In our view the CJ was right to stress, as a starting point, that the ban on conflicting decisions imposed on national courts by Article 16 of Regulation (EC) No. 1/2003 whenever the Commission has previously issued a decision under Article 101 TFEU pursues the purpose of applying EU competition law effectively and uniformly. However, it remains to be said that in sanctioning proceedings this purpose cannot be isolated and deemed as an objective in itself. It needs to go hand in hand with a greater goal, which is to prevent a parallel system that leads to materially opposed decisions taken a little at a time to the detriment of defendants. Or, to put it in a broad and positive way: ensure compliance with the principle of legal certainty. The fact that the judgment does not even mention this aspect – let alone deal with it – is in our view open to criticism.

The need for criticism is reinforced because, although the decision-making part of the judgment is only focused on the powers that the national courts retain in respect of agreements earlier tackled by the Commission in a commitments decision, the CJ also referred to the possibility of national competition authorities later deciding on the legality of the same agreements for the purposes of Article 101 TFEU.

It is undisputed that a decision taken by the Commission under Article 9 of Regulation (EC) No. 1/2003 does not take a stand on whether the agreement infringes competition rules. However, we cannot agree with the Court when, in practice, it seems to suggest that a commitments decision is not subject to a firm and coherent reasoning as to the gravity of the agreement at hand. The wide sense in which the CJ frames the answers given to the Spanish court raises the question of knowing whether, in a situation such as the one reported, national courts and agencies might in theory freely decide on the illegality of the agreement concerned and on the associated penalties when the Commission abstained from doing both.

It should be kept in mind that the Commission is not only the first entity to deal with the competitive implications of the agreement. The fact that it takes the lead on the investigation means that at first the Commission and the national competition authorities agreed and decided together, in the framework of the European Competition Network, that the Commission was the better placed authority to deal with the case. Additionally, according to the Commission’s consolidated practice, typically commitment decisions are not available if the Commission finds that the nature of the infringement calls for the imposition of a fine. Hence, contrary to the Court’s perception, any Article 9 decision is inevitably preceded by a substantive and sufficiently detailed analysis about the severity of the case.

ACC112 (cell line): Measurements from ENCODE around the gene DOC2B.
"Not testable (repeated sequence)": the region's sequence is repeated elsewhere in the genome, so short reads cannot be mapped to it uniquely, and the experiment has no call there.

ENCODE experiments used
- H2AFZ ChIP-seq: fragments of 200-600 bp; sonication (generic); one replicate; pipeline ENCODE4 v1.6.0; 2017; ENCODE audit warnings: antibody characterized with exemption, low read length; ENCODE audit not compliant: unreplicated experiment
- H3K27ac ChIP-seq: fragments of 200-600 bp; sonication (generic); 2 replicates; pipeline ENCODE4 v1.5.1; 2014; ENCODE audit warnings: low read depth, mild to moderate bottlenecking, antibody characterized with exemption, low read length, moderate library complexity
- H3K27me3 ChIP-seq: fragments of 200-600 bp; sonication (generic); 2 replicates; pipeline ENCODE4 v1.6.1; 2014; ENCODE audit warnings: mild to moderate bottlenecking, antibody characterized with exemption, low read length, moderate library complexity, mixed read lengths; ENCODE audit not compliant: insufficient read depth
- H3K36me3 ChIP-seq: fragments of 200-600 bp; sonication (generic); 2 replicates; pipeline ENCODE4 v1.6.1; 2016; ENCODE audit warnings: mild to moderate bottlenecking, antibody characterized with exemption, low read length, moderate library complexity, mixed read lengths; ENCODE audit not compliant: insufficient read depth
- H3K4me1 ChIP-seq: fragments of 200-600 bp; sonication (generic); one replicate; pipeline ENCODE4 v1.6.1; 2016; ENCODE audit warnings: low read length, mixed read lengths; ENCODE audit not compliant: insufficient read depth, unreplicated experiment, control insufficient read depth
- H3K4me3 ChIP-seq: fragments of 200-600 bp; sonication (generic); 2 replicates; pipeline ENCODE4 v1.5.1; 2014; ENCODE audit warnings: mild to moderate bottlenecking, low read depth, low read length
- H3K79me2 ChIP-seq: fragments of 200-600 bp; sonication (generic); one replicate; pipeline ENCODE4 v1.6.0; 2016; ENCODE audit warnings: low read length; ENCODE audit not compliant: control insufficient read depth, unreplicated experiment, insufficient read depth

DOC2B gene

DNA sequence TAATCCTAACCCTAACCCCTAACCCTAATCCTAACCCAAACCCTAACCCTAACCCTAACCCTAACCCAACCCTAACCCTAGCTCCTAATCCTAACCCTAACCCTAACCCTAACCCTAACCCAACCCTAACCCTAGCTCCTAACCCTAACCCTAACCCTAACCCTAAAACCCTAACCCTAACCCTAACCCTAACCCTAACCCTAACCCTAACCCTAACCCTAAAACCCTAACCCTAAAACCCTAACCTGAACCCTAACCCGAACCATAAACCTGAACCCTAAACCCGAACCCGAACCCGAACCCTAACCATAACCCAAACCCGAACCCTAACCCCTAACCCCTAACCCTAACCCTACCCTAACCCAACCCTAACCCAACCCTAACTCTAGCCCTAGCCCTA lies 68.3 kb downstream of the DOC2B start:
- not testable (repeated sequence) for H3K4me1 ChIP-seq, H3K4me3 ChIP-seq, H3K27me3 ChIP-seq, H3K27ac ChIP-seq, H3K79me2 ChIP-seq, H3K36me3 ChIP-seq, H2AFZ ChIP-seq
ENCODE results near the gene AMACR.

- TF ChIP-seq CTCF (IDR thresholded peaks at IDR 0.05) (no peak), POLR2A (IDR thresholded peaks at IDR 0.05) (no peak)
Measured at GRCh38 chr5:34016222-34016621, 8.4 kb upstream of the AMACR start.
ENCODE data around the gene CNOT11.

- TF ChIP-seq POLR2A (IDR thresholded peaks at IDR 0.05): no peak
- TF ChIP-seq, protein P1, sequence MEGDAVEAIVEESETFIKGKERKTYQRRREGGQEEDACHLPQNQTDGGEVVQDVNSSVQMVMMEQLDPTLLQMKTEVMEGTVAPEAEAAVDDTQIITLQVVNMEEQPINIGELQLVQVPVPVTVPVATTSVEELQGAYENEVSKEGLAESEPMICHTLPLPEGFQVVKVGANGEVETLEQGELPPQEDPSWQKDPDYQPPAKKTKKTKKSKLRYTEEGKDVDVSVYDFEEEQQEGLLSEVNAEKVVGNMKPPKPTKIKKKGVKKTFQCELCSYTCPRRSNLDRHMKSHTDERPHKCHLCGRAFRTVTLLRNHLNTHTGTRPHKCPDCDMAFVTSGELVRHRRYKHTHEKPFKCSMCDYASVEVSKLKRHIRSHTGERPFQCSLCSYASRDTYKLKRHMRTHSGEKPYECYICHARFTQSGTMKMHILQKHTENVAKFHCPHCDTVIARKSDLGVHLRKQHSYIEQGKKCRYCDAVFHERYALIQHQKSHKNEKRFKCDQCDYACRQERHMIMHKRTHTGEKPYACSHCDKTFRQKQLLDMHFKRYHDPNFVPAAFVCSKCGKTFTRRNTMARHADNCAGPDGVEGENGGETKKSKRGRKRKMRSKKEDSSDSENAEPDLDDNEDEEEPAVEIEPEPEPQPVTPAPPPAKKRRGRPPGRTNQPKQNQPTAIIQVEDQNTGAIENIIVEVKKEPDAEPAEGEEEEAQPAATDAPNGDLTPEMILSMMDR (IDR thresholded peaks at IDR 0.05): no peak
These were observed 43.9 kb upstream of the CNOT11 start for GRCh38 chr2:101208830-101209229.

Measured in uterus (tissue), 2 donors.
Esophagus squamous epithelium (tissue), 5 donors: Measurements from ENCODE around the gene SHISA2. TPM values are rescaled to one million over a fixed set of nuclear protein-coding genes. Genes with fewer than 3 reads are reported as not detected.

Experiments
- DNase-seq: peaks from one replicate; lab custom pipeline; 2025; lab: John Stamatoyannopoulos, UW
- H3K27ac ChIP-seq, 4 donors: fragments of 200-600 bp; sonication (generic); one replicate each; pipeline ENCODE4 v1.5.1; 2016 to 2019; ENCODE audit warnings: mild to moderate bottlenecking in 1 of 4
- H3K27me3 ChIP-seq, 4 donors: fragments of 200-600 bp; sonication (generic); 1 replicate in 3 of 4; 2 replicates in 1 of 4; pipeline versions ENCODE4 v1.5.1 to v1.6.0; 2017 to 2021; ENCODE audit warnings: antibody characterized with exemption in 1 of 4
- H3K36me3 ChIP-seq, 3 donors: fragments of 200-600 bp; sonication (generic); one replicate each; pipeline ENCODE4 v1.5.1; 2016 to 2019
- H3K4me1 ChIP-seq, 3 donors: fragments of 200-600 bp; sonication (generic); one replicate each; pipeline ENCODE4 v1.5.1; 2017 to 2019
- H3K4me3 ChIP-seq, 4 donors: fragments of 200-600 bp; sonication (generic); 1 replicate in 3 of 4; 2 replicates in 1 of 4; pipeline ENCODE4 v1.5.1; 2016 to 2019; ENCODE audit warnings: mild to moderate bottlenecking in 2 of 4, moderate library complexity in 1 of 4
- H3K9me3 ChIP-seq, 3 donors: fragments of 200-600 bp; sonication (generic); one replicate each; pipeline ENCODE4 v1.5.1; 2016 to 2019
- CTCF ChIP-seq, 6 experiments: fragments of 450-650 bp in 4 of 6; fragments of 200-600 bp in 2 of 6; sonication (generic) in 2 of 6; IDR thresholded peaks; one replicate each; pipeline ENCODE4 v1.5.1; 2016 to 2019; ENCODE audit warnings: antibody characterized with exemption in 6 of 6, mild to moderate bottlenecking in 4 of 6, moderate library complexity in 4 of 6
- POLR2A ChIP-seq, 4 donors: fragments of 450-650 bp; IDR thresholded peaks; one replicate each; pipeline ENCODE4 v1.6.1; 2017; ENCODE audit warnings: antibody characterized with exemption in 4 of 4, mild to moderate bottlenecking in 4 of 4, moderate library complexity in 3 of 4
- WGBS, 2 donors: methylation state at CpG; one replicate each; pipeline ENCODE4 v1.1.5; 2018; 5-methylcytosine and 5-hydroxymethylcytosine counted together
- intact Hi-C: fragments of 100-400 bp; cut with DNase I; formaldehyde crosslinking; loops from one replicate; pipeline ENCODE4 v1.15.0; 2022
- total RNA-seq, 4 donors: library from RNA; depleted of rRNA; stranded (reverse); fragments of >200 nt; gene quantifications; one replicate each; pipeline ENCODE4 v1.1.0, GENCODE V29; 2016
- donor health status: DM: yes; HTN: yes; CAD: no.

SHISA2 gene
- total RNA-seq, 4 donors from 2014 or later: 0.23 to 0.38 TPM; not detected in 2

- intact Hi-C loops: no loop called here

If the Commission is the most suitable authority to act on an agreement for the purposes of Article 101 TFEU, and if after assessing such agreement it comes to the conclusion that it is not serious enough to justify the finding of an infringement and the imposition of a penalty, it does not seem that the prospect of decisions pointing to opposite directions coming from the two remaining entities potentially empowered to enforce that provision (national courts and competition authorities) is the best way to ensure the consistency that Article 16 of Regulation (EC) No. 1/2003 requires. If in fact the concern that drives the Court in this case is the uniform application of European competition law throughout the EU, it appears far more detrimental to that end if individuals that consider themselves harmed and unsatisfied with a commitments decision by the Commission fail to challenge it before the General Court through the appropriate action for annulment provided for in Article 263 TFEU, thus allowing the decision to crystallise and become res judicata, and are still allowed in the future to seek a distinct solution by means of an unrestricted involvement of the national courts and agencies.

The possibility of national competition authorities stepping-in at a later stage prompts an additional difficulty. This is so because, in order to obtain the closure of the case from the Commission, the undertaking involved in the agreement had certainly put forward commitments that are robust and targeted to meet that institution’s concerns, which were then made binding by the Article 9 decision. If a company placed in this situation is later confronted with a new investigation carried out by a national competition authority envisaging the same agreement, the company will hardly have the possibility to produce further commitments capable of equally addressing the competition concerns this time raised by the national agency. And this inevitably leads to question if allowing a build-up and succession of investigations will not ultimately force a conviction.

In a nutshell, the case law stemming from the Gasorba judgment represents a dangerous step towards some variants of the non bis in idem ban, as it opens the door to the possibility of a duplication of proceedings that may give rise to opposing outcomes issued by different entities in distinct moments and having as their object the assessment of one and the same conduct under the same rules.